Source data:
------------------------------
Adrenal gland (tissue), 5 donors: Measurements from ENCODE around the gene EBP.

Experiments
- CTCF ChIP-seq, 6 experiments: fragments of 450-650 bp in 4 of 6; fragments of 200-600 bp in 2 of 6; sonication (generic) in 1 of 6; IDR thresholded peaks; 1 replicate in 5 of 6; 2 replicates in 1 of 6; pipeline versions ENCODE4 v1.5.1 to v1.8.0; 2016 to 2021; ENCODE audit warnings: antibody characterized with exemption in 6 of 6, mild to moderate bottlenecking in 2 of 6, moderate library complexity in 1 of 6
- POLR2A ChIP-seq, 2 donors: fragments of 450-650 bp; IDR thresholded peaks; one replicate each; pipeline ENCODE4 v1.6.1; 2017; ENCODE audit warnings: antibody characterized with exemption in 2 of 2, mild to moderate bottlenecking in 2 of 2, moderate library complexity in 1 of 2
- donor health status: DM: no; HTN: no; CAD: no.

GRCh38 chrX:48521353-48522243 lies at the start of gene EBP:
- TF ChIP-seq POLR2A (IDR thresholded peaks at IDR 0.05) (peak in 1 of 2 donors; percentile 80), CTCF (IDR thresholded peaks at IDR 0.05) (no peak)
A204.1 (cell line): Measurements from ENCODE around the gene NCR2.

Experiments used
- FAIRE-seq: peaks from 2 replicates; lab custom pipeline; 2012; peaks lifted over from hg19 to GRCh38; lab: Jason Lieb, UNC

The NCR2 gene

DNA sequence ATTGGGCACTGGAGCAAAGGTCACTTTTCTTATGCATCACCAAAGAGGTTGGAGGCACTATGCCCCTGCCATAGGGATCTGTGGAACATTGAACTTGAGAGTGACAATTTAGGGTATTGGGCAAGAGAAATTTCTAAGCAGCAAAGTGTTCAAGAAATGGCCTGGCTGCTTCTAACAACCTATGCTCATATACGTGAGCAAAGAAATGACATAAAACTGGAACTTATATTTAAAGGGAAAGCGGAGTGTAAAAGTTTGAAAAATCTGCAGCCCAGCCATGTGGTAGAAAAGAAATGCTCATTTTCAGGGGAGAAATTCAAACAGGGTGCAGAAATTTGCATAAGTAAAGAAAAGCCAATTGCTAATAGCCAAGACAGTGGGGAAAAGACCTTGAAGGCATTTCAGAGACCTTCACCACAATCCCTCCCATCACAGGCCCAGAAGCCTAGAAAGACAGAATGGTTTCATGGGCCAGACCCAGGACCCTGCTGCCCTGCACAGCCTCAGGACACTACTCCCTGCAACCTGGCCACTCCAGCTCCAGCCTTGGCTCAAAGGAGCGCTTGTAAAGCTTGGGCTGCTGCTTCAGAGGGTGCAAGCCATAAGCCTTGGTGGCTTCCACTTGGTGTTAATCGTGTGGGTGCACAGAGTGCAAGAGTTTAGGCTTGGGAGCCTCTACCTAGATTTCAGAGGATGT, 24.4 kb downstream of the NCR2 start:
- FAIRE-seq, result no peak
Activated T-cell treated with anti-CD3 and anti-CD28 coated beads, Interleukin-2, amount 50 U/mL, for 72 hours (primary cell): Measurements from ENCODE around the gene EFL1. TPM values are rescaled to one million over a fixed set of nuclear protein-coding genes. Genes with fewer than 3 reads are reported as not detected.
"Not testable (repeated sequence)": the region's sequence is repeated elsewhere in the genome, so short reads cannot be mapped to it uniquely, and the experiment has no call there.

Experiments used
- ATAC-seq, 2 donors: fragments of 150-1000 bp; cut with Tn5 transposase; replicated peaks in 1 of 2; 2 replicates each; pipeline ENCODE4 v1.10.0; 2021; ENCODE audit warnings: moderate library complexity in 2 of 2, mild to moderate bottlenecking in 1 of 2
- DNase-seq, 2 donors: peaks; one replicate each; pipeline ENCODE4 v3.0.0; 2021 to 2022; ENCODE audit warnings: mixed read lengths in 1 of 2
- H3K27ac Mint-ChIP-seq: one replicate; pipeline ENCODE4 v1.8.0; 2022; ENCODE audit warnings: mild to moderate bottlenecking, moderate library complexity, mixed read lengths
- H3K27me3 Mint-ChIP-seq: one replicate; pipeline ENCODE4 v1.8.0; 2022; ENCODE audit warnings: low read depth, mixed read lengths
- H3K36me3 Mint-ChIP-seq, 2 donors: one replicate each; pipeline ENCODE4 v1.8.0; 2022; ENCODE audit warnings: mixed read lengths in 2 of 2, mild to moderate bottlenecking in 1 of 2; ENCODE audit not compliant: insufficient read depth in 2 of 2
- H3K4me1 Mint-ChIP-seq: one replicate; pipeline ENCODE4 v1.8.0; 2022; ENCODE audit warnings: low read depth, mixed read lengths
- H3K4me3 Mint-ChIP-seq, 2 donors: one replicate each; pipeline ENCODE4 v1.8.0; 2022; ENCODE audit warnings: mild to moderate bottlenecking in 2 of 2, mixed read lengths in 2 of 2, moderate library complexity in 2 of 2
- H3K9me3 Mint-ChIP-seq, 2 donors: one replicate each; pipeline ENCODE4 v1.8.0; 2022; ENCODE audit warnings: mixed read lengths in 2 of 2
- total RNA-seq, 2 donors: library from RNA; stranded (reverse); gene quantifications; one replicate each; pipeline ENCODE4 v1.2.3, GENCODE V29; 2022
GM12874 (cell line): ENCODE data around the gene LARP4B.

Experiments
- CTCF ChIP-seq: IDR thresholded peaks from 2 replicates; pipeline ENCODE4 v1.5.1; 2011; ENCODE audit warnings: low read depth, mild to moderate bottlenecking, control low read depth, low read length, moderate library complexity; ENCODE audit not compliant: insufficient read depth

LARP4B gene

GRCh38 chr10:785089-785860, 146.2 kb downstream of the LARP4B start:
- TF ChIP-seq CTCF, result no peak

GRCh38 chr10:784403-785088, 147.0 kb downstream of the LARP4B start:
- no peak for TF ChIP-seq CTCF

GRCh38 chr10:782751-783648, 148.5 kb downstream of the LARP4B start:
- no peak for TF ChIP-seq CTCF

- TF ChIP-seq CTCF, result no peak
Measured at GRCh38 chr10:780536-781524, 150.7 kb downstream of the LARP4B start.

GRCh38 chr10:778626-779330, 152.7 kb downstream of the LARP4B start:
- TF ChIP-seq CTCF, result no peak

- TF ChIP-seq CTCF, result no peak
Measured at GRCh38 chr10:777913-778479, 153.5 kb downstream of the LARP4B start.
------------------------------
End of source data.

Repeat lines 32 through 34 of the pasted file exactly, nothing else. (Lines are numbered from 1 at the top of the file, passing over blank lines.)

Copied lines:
GRCh38 chr10:784403-785088, 147.0 kb downstream of the LARP4B start:
- no peak for TF ChIP-seq CTCF

GRCh38 chr10:782751-783648, 148.5 kb downstream of the LARP4B start: